If you’ve watched FEE programs, publications, and announcements even occasionally in the last couple of years, you’ve no doubt noticed some important changes. We’ve retooled and refocused. At the same time, we’ve reaffirmed the principles of our founding some 67 years ago. We’re using technology more (the Web, social media, videos, webinars, etc.) because that’s where our prime audience of high school and college students is. We’ve breathed new life and excitement into the message—in both the content and the way we deliver it.
Change is never easy and always comes at some cost, but as the old saying goes, “nothing ventured, nothing gained.” Early returns confirm that we’re on the right track, as I recently reported in my June letter.
However, certain responses from some FEE supporters prompt me to write this message today. I refer to the well-intentioned but rather short-sighted comments that I paraphrase here:
- I think you should go back to The Freeman as it looked 40 years ago when I was growing up.
- I don’t use the Internet and don’t watch videos. I want to read what I can hold in my hand.
- FEE should hold more evening events in my neighborhood that I can attend regularly.
It comes down to this: Are we out to win the intellectual battles for liberty’s future or are we just a club that services its own membership? Are we monks or missionaries?
I’m not disparaging monks. They serve a purpose, I suppose. But a monk is not a missionary. Both are among the “already converted,” so to speak, but it’s the missionary who reaches beyond himself to win others to his cause.
I have some libertarian friends, closely associated with FEE for years, who, in effect, implore us to do more for them—more articles and publications that cater to their personal desires, more events that they can attend, etc. With all due respect, these folks are a little like the bird who never leaves the nest. My friendship and respect for them often makes it hard for me to say bluntly what I’m thinking: “Hey, you’re already won over. Now go forth and win others. Every dollar I spend on you is a dollar I can’t spend on the new birds.”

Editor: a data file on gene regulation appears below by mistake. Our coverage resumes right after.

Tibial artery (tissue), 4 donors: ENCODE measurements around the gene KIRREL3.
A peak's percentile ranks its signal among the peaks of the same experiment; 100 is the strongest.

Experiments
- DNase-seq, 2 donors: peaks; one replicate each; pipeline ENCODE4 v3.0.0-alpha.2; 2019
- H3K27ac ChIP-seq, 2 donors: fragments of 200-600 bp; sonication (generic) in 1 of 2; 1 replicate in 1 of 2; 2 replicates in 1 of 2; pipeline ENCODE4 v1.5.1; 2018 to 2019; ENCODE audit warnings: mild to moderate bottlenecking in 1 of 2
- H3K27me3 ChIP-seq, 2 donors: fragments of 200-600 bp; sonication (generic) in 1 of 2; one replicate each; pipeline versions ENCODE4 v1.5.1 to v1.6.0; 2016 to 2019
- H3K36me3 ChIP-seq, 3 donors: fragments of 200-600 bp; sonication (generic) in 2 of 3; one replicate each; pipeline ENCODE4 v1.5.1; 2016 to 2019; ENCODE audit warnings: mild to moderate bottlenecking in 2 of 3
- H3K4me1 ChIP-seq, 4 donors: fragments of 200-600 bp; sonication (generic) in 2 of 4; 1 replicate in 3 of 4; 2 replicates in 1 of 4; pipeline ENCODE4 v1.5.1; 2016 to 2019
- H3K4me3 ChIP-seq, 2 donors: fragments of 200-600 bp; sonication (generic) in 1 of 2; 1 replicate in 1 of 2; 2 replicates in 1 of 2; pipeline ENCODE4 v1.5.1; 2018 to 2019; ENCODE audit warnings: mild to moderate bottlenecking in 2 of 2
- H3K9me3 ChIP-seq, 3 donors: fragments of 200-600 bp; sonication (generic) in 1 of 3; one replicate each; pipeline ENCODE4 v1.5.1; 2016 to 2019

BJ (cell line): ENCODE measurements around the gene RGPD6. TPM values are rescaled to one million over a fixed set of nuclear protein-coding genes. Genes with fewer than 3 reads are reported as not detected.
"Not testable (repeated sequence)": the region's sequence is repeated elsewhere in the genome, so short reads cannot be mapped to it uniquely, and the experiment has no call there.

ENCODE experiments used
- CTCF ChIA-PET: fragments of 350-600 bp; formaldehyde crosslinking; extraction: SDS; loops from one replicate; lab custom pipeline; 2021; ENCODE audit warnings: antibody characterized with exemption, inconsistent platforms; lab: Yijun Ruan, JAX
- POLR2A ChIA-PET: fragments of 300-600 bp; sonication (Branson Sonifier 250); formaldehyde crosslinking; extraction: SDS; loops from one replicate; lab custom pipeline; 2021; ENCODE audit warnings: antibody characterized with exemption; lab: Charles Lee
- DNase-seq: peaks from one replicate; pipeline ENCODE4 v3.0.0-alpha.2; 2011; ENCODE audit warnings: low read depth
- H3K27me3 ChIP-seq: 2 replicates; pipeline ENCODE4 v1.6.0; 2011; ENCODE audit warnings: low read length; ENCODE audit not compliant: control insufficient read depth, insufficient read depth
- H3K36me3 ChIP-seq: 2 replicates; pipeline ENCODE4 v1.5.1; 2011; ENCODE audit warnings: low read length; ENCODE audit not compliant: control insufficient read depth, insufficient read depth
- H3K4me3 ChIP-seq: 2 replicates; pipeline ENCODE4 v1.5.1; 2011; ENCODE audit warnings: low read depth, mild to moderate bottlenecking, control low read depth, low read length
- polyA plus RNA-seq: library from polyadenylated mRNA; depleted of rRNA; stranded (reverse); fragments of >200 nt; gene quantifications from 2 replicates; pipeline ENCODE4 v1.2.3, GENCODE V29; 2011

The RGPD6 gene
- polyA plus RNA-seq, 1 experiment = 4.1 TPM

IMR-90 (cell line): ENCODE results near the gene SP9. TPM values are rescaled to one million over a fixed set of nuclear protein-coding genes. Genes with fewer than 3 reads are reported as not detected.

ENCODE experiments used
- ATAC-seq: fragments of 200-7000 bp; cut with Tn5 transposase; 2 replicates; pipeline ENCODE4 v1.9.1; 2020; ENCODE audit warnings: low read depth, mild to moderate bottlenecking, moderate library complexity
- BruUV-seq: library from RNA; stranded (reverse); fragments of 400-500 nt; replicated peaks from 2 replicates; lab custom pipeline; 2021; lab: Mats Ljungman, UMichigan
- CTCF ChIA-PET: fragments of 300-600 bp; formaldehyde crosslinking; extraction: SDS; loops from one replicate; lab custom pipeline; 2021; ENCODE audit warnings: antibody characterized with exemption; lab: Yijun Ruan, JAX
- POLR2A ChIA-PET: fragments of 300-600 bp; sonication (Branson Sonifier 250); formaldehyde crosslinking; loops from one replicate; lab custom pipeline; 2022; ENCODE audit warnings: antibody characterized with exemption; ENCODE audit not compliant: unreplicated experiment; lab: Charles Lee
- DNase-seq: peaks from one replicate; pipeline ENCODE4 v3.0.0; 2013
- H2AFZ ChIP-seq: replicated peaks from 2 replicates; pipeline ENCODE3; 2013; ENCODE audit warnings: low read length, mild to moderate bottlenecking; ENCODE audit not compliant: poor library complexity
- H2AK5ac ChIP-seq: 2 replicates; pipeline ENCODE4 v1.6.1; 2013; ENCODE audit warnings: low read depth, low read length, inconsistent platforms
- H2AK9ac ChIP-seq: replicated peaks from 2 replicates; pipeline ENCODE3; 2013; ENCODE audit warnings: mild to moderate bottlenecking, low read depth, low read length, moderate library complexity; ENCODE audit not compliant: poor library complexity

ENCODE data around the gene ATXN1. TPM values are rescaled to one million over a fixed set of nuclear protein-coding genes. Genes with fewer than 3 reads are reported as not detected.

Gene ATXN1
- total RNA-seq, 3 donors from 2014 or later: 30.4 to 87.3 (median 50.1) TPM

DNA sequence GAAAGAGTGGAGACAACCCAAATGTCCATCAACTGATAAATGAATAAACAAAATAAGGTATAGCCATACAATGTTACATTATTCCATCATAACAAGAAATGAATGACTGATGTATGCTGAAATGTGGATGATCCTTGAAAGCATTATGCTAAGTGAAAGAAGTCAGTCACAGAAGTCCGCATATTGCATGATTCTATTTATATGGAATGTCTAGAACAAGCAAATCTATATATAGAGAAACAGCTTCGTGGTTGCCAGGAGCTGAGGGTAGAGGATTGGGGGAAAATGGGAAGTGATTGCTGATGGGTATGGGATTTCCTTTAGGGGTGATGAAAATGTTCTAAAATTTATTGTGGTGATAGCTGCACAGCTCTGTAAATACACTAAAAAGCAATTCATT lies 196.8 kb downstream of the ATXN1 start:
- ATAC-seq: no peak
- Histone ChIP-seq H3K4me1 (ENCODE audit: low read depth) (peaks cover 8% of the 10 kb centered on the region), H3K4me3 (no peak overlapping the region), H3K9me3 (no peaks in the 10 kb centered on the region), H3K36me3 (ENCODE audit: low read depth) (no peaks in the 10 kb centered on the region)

Maybe I’m impatient but I actually want to WIN this thing. So do my colleagues on the FEE staff and board. That’s why we went through a long and thoughtful strategic planning process to identify the most underserved component of the market for liberty. Sixty-year-olds who have been sold on the philosophy for the past 45 years didn’t rank high on the “underserved” list (if they had, my name would have been on it).
This “monk” thinking is not peculiar to a handful of FEE supporters. It’s all too common throughout our movement. It shows up as the organization that never changes its methods to reach a new audience; the professor who cranks out paper without caring whether it ever gets read; the guy who claims great passion for the ideas of liberty but can’t remember the last time he actually tried smartly to persuade a newcomer.